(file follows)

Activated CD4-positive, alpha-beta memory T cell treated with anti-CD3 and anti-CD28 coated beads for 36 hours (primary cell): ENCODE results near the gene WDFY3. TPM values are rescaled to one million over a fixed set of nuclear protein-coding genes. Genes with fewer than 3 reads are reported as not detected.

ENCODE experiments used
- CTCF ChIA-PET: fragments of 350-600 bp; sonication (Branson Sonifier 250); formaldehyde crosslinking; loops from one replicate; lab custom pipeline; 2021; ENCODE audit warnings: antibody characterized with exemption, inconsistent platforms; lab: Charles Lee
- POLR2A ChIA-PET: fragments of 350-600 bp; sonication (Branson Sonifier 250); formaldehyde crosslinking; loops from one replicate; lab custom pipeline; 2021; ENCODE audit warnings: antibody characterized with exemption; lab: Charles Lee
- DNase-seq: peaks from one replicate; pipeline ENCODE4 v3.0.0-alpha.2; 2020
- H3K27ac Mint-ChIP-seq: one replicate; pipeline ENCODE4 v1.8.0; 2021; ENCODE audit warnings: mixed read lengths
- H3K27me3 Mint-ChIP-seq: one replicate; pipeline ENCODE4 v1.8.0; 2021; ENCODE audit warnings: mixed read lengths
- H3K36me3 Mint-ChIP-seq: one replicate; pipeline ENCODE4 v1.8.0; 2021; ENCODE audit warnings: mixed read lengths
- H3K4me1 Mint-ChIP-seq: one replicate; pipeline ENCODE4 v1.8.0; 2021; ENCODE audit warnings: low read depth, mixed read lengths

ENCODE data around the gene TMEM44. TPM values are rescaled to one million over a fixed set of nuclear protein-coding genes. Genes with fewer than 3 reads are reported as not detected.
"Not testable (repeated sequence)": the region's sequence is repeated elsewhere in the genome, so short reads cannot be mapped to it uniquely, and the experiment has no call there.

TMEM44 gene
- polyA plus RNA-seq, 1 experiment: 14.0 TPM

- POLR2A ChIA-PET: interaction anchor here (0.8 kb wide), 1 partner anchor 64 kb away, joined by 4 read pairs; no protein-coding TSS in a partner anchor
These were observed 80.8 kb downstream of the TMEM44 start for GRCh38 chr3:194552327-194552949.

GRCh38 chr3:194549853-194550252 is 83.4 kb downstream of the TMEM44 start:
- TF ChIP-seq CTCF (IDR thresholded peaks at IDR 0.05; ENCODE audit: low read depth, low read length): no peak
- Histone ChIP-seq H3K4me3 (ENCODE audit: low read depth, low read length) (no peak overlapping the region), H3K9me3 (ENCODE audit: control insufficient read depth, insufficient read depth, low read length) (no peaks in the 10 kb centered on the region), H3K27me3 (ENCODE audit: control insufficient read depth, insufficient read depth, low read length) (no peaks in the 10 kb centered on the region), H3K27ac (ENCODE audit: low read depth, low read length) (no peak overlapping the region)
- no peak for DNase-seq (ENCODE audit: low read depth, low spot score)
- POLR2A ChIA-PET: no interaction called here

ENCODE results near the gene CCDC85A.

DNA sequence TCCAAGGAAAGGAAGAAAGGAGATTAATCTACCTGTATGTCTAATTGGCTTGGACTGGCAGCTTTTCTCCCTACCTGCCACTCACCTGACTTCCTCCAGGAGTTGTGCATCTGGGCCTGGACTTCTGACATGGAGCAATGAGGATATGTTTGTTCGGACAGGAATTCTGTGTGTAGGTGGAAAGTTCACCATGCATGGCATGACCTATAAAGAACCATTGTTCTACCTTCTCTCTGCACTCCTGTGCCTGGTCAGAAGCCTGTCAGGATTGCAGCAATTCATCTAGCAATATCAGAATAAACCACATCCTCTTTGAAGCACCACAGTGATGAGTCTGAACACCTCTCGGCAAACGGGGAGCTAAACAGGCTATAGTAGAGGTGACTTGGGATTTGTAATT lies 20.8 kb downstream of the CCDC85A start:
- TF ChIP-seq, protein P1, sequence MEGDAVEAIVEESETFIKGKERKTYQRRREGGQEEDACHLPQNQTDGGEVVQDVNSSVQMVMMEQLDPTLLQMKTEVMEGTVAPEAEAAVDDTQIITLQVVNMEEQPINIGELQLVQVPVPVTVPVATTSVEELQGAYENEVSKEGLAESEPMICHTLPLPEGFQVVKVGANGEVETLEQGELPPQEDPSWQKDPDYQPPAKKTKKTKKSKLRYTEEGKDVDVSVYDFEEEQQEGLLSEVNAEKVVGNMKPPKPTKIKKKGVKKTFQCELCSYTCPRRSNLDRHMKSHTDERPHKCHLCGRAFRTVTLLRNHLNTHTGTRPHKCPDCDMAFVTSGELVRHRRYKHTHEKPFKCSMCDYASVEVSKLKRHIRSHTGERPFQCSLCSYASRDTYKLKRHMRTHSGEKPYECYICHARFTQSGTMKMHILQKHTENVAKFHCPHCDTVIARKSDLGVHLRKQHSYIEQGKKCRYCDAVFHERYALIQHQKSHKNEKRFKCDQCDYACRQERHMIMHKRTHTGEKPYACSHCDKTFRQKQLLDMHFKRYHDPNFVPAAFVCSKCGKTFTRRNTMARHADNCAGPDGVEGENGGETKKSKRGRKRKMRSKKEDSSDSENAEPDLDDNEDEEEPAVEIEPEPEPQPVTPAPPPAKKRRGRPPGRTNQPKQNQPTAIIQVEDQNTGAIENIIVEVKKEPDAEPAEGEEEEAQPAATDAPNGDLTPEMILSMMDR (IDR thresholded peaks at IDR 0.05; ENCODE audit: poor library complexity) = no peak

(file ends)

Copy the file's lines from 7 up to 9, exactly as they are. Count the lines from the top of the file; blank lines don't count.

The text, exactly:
- H3K27me3 Mint-ChIP-seq: one replicate; pipeline ENCODE4 v1.8.0; 2021; ENCODE audit warnings: mixed read lengths
- H3K36me3 Mint-ChIP-seq: one replicate; pipeline ENCODE4 v1.8.0; 2021; ENCODE audit warnings: mixed read lengths
- H3K4me1 Mint-ChIP-seq: one replicate; pipeline ENCODE4 v1.8.0; 2021; ENCODE audit warnings: low read depth, mixed read lengths